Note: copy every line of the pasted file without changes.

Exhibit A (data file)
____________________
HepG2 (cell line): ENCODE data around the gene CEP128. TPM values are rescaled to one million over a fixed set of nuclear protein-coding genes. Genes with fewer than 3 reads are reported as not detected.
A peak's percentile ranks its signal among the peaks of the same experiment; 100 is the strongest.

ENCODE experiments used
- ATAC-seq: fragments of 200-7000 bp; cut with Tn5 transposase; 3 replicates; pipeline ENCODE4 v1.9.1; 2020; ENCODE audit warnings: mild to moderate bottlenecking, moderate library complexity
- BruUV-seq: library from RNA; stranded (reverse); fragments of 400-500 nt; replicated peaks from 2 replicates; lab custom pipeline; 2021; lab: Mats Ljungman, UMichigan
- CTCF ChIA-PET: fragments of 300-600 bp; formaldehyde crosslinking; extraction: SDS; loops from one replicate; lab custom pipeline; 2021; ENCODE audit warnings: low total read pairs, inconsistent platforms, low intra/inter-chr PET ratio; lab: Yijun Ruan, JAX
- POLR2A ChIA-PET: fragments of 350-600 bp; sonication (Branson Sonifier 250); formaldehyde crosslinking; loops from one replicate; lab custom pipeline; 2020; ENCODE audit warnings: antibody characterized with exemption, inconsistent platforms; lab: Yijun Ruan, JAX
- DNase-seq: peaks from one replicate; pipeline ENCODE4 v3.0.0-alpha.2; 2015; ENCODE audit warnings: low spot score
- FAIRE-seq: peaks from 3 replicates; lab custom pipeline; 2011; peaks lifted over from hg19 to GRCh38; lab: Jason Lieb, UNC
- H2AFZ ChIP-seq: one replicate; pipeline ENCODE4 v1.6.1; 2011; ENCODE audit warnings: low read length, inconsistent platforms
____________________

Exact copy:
HepG2 (cell line): ENCODE data around the gene CEP128. TPM values are rescaled to one million over a fixed set of nuclear protein-coding genes. Genes with fewer than 3 reads are reported as not detected.
A peak's percentile ranks its signal among the peaks of the same experiment; 100 is the strongest.

ENCODE experiments used
- ATAC-seq: fragments of 200-7000 bp; cut with Tn5 transposase; 3 replicates; pipeline ENCODE4 v1.9.1; 2020; ENCODE audit warnings: mild to moderate bottlenecking, moderate library complexity
- BruUV-seq: library from RNA; stranded (reverse); fragments of 400-500 nt; replicated peaks from 2 replicates; lab custom pipeline; 2021; lab: Mats Ljungman, UMichigan
- CTCF ChIA-PET: fragments of 300-600 bp; formaldehyde crosslinking; extraction: SDS; loops from one replicate; lab custom pipeline; 2021; ENCODE audit warnings: low total read pairs, inconsistent platforms, low intra/inter-chr PET ratio; lab: Yijun Ruan, JAX
- POLR2A ChIA-PET: fragments of 350-600 bp; sonication (Branson Sonifier 250); formaldehyde crosslinking; loops from one replicate; lab custom pipeline; 2020; ENCODE audit warnings: antibody characterized with exemption, inconsistent platforms; lab: Yijun Ruan, JAX
- DNase-seq: peaks from one replicate; pipeline ENCODE4 v3.0.0-alpha.2; 2015; ENCODE audit warnings: low spot score
- FAIRE-seq: peaks from 3 replicates; lab custom pipeline; 2011; peaks lifted over from hg19 to GRCh38; lab: Jason Lieb, UNC
- H2AFZ ChIP-seq: one replicate; pipeline ENCODE4 v1.6.1; 2011; ENCODE audit warnings: low read length, inconsistent platforms